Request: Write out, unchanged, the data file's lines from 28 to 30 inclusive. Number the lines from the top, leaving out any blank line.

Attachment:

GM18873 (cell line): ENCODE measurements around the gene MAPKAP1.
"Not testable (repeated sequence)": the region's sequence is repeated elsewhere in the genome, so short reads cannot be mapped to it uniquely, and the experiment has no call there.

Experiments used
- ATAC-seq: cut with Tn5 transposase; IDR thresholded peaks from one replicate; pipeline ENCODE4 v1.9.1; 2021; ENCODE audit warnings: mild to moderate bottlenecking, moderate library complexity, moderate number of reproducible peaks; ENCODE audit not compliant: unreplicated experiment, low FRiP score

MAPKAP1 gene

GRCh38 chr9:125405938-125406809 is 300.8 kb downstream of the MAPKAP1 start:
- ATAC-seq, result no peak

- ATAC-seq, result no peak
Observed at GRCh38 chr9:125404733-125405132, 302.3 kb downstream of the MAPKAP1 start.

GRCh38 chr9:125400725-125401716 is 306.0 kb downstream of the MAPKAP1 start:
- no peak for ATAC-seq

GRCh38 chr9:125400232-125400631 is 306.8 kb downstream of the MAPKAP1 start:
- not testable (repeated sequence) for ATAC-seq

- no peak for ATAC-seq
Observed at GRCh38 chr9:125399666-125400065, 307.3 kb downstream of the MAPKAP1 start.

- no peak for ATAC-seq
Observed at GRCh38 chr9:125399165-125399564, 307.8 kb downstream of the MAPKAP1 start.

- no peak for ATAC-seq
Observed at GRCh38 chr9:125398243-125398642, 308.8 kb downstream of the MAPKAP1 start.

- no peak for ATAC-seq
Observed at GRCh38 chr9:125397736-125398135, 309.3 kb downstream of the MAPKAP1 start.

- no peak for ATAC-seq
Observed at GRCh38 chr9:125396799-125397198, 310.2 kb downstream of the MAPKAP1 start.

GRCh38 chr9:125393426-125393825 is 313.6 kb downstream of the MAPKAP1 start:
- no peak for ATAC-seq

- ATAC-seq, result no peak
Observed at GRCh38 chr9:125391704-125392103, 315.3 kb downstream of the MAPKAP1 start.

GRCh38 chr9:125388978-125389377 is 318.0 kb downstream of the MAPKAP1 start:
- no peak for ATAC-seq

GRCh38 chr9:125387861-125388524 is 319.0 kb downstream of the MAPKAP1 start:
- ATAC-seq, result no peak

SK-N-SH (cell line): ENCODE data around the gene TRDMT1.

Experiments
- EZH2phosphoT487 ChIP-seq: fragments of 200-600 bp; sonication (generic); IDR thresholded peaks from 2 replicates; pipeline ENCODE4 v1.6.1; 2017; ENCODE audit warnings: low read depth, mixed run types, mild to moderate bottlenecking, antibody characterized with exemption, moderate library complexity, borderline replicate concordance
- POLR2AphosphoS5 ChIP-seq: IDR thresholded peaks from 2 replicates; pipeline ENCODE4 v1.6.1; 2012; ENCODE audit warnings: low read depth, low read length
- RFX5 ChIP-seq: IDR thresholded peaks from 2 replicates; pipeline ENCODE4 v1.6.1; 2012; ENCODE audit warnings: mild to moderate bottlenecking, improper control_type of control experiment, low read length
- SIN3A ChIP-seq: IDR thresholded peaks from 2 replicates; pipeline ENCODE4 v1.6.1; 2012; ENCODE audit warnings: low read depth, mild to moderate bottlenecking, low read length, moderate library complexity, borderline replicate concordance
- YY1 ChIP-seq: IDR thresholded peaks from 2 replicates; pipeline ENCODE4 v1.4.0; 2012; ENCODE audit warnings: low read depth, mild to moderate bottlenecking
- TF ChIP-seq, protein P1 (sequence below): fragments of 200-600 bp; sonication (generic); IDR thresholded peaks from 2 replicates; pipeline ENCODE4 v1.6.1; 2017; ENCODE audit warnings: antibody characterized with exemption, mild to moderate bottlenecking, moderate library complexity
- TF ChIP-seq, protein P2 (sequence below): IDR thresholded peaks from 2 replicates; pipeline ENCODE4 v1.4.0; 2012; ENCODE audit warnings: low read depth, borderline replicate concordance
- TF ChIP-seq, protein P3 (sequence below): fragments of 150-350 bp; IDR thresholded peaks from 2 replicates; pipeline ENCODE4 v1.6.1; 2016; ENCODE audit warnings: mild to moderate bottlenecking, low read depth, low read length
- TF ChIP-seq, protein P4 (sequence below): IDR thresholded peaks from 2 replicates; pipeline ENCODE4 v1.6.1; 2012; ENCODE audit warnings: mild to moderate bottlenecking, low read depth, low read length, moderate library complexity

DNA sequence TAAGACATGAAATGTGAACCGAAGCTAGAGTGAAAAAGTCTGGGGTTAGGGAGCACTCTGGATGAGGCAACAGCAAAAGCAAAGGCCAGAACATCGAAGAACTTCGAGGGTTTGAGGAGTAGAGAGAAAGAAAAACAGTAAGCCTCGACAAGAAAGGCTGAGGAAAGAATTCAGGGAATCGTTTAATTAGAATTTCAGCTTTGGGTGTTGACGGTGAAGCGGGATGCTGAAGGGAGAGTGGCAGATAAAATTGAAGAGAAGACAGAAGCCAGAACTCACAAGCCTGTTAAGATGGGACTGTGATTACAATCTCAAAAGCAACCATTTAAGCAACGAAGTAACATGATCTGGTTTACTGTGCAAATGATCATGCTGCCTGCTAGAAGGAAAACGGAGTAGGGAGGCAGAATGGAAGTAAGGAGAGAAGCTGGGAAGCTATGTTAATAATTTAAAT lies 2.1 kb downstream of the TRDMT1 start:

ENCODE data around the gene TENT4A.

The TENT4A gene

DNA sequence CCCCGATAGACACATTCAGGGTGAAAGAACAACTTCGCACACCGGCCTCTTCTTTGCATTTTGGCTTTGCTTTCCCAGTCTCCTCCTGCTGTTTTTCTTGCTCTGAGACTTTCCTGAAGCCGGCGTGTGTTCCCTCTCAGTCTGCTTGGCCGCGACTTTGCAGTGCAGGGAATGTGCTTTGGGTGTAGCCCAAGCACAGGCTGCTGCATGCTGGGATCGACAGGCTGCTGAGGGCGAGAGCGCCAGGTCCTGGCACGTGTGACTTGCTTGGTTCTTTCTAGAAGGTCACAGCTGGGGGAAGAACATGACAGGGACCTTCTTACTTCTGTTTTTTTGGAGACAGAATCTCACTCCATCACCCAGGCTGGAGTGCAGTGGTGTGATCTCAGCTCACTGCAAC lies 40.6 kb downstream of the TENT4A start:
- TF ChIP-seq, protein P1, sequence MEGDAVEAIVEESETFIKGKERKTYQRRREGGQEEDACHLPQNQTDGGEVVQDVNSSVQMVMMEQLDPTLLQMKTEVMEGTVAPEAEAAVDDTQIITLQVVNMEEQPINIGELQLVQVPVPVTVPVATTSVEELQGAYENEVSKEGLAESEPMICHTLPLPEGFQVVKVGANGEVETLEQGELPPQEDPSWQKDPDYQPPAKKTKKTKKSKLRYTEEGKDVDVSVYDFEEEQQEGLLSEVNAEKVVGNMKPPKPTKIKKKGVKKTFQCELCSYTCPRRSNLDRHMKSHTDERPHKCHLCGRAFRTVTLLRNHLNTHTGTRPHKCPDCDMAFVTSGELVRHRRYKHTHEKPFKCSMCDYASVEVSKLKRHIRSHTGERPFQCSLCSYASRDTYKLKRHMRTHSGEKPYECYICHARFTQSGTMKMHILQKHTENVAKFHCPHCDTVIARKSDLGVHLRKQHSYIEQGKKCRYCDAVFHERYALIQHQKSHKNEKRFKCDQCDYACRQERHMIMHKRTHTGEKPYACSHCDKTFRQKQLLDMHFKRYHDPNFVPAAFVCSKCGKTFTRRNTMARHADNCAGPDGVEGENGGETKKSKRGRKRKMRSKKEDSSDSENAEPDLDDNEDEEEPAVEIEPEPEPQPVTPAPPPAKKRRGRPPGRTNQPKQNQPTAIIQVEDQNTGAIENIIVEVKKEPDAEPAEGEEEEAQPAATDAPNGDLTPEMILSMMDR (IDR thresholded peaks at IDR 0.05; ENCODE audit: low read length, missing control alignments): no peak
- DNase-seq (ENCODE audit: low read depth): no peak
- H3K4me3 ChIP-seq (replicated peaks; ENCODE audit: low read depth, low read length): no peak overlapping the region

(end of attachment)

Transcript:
GRCh38 chr9:125388978-125389377 is 318.0 kb downstream of the MAPKAP1 start:
- no peak for ATAC-seq

GRCh38 chr9:125387861-125388524 is 319.0 kb downstream of the MAPKAP1 start: